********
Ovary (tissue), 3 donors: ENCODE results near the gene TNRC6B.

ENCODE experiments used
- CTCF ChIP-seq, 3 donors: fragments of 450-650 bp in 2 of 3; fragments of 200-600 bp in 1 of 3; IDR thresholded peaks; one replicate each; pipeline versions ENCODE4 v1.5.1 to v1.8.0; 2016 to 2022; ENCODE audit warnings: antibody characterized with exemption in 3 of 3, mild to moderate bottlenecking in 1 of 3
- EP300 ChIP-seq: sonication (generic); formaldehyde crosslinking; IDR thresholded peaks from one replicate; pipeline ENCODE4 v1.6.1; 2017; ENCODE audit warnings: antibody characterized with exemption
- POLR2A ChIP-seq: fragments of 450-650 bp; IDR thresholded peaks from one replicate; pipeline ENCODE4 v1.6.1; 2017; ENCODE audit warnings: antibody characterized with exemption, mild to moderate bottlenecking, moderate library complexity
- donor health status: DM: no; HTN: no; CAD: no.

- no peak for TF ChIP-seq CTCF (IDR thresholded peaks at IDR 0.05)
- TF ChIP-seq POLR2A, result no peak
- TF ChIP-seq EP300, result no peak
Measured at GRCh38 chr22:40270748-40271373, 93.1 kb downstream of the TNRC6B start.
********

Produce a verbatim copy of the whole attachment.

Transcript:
Ovary (tissue), 3 donors: ENCODE results near the gene TNRC6B.

ENCODE experiments used
- CTCF ChIP-seq, 3 donors: fragments of 450-650 bp in 2 of 3; fragments of 200-600 bp in 1 of 3; IDR thresholded peaks; one replicate each; pipeline versions ENCODE4 v1.5.1 to v1.8.0; 2016 to 2022; ENCODE audit warnings: antibody characterized with exemption in 3 of 3, mild to moderate bottlenecking in 1 of 3
- EP300 ChIP-seq: sonication (generic); formaldehyde crosslinking; IDR thresholded peaks from one replicate; pipeline ENCODE4 v1.6.1; 2017; ENCODE audit warnings: antibody characterized with exemption
- POLR2A ChIP-seq: fragments of 450-650 bp; IDR thresholded peaks from one replicate; pipeline ENCODE4 v1.6.1; 2017; ENCODE audit warnings: antibody characterized with exemption, mild to moderate bottlenecking, moderate library complexity
- donor health status: DM: no; HTN: no; CAD: no.

- no peak for TF ChIP-seq CTCF (IDR thresholded peaks at IDR 0.05)
- TF ChIP-seq POLR2A, result no peak
- TF ChIP-seq EP300, result no peak
Measured at GRCh38 chr22:40270748-40271373, 93.1 kb downstream of the TNRC6B start.